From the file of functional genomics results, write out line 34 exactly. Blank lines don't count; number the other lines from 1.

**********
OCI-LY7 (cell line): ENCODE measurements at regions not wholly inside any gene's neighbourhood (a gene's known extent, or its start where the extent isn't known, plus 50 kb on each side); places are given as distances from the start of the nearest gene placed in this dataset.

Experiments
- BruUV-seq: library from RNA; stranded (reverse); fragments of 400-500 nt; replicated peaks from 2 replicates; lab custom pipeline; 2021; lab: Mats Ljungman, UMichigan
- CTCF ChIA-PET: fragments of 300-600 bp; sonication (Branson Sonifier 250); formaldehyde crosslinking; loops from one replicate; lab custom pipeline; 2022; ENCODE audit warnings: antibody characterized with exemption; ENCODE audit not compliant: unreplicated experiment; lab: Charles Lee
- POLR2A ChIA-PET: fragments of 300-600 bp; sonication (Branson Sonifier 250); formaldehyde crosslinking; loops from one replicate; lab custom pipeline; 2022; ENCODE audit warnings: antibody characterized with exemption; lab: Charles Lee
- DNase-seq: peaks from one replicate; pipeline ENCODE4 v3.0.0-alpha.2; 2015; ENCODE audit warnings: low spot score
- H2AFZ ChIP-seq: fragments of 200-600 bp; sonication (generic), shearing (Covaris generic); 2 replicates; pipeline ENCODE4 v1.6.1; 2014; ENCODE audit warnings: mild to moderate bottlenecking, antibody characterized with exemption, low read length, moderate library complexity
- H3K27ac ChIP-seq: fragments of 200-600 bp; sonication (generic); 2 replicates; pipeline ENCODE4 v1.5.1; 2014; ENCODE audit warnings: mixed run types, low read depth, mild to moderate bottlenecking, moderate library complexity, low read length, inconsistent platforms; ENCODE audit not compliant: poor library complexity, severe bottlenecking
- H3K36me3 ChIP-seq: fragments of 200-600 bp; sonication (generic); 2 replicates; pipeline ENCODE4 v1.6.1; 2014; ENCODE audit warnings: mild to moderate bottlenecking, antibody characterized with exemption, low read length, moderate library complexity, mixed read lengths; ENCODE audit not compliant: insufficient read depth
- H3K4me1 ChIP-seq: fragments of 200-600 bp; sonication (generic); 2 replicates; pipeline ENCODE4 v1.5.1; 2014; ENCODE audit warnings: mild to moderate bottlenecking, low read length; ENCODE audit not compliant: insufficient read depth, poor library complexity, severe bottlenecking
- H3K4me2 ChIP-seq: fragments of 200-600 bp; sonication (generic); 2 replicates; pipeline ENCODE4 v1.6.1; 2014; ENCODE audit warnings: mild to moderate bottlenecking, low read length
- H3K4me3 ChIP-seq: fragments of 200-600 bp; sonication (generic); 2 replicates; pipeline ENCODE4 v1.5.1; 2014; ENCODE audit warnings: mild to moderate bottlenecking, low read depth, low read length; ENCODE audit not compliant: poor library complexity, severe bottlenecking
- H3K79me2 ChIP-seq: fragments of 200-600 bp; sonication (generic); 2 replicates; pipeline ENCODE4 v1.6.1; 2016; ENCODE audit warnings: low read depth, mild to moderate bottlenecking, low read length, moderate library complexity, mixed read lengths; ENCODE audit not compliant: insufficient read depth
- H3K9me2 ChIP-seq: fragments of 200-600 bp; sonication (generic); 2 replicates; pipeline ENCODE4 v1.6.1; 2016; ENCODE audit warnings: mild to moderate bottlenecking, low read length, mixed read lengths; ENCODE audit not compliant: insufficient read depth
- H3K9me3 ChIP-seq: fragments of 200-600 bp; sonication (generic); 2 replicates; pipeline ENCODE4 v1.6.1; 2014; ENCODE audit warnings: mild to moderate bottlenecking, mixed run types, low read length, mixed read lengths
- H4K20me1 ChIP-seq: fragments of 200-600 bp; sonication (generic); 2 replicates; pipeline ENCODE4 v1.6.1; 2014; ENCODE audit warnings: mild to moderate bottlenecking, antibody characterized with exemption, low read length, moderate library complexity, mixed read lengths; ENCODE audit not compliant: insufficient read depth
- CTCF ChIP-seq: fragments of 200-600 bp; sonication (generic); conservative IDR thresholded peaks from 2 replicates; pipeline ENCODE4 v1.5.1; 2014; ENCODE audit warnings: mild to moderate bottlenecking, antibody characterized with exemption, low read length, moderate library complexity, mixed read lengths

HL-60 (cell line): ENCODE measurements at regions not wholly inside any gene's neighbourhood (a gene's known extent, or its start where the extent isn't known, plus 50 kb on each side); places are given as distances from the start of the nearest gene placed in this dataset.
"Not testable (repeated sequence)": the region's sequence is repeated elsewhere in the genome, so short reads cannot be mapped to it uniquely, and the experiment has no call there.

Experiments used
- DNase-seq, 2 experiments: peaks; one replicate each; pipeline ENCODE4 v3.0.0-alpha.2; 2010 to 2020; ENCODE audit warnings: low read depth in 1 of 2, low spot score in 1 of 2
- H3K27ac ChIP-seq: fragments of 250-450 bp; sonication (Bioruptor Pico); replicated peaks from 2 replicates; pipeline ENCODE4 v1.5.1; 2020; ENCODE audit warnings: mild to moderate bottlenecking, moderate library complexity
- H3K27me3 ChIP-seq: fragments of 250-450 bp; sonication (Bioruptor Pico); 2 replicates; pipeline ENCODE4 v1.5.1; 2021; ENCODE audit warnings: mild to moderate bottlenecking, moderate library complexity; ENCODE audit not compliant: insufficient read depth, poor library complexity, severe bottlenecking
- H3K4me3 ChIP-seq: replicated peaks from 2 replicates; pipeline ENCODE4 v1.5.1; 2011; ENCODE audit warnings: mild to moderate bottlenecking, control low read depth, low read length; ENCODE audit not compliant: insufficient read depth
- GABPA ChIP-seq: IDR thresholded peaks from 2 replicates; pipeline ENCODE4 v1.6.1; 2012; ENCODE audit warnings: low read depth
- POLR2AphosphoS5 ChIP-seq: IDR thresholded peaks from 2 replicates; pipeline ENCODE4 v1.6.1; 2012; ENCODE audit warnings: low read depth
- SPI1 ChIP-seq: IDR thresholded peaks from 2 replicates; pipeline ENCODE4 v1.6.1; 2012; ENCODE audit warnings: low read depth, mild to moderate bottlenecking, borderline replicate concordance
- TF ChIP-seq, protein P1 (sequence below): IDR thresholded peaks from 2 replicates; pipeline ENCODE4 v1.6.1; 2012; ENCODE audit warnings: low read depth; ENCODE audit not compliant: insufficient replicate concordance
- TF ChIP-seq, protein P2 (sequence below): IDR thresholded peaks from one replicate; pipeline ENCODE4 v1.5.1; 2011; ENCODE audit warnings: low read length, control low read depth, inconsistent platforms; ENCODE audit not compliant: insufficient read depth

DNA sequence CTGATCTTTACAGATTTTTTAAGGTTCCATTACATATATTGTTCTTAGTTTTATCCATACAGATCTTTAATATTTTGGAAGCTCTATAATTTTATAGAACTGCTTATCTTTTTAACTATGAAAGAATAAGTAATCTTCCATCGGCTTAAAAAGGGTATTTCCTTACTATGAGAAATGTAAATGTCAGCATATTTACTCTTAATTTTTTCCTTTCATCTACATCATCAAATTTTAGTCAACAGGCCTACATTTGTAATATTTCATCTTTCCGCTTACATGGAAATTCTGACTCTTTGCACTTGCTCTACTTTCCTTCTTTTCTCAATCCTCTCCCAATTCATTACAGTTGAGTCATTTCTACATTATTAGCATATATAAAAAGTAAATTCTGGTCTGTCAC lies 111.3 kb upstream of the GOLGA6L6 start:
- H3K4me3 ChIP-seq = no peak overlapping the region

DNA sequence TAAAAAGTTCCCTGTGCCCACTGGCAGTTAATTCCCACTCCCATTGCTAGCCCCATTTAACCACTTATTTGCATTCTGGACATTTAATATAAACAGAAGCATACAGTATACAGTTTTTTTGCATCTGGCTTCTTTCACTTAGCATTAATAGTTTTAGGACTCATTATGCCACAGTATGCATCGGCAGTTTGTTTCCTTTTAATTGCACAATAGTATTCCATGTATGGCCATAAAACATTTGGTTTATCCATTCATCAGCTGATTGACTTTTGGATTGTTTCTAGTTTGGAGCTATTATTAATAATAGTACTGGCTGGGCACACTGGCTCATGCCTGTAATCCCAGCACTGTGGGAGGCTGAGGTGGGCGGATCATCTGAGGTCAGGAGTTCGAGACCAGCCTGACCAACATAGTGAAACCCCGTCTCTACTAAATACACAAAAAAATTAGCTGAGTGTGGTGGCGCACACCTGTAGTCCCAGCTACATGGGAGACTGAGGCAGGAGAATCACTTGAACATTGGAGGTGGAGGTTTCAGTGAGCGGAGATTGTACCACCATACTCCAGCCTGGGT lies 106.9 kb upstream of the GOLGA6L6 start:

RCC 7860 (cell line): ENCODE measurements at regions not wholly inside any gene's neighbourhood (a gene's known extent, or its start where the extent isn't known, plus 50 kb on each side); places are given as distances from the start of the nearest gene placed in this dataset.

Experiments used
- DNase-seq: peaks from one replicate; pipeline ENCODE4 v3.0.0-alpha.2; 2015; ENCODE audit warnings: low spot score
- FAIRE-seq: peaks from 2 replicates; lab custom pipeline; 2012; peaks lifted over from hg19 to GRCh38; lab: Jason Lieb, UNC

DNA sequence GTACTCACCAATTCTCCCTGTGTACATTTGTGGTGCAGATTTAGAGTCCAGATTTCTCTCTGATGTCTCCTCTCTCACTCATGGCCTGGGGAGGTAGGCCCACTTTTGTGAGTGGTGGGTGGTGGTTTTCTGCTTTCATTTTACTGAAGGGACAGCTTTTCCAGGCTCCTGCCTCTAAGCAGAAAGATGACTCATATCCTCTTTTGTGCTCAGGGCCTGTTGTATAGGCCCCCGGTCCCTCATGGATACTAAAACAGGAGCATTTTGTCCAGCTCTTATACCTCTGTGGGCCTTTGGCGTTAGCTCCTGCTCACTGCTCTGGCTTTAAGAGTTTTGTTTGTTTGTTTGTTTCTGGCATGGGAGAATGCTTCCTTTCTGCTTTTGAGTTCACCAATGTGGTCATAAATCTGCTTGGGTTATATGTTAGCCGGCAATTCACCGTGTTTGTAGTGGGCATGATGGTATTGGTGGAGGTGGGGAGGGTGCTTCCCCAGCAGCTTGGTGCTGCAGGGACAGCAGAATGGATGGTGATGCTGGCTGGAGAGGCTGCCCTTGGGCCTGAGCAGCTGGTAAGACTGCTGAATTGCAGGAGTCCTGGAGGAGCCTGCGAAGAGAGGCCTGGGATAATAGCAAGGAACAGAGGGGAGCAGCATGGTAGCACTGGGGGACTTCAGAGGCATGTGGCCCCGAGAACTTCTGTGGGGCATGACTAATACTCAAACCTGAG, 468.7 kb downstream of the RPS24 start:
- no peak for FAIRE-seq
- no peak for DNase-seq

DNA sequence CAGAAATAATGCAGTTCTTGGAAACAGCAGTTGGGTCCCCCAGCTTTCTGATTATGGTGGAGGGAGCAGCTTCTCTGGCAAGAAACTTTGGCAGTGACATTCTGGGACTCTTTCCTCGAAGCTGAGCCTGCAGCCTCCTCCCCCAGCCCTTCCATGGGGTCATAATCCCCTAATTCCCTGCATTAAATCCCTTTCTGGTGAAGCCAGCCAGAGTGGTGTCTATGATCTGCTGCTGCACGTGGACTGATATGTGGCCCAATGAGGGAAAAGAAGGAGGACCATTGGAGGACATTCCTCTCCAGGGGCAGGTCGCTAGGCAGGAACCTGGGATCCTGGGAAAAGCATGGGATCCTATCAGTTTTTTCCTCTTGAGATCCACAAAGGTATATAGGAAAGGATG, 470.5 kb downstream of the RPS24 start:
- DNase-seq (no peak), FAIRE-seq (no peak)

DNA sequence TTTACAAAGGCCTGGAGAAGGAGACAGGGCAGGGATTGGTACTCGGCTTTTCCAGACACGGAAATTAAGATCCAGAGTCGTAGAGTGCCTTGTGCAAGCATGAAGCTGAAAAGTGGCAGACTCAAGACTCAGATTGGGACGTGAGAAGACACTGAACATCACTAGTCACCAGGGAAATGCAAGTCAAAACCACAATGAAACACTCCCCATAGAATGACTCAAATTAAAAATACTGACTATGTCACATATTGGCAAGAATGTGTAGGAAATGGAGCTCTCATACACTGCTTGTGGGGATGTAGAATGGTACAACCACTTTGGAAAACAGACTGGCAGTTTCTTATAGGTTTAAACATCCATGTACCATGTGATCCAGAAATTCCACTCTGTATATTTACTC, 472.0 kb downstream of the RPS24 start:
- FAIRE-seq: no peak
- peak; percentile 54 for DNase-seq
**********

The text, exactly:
Experiments used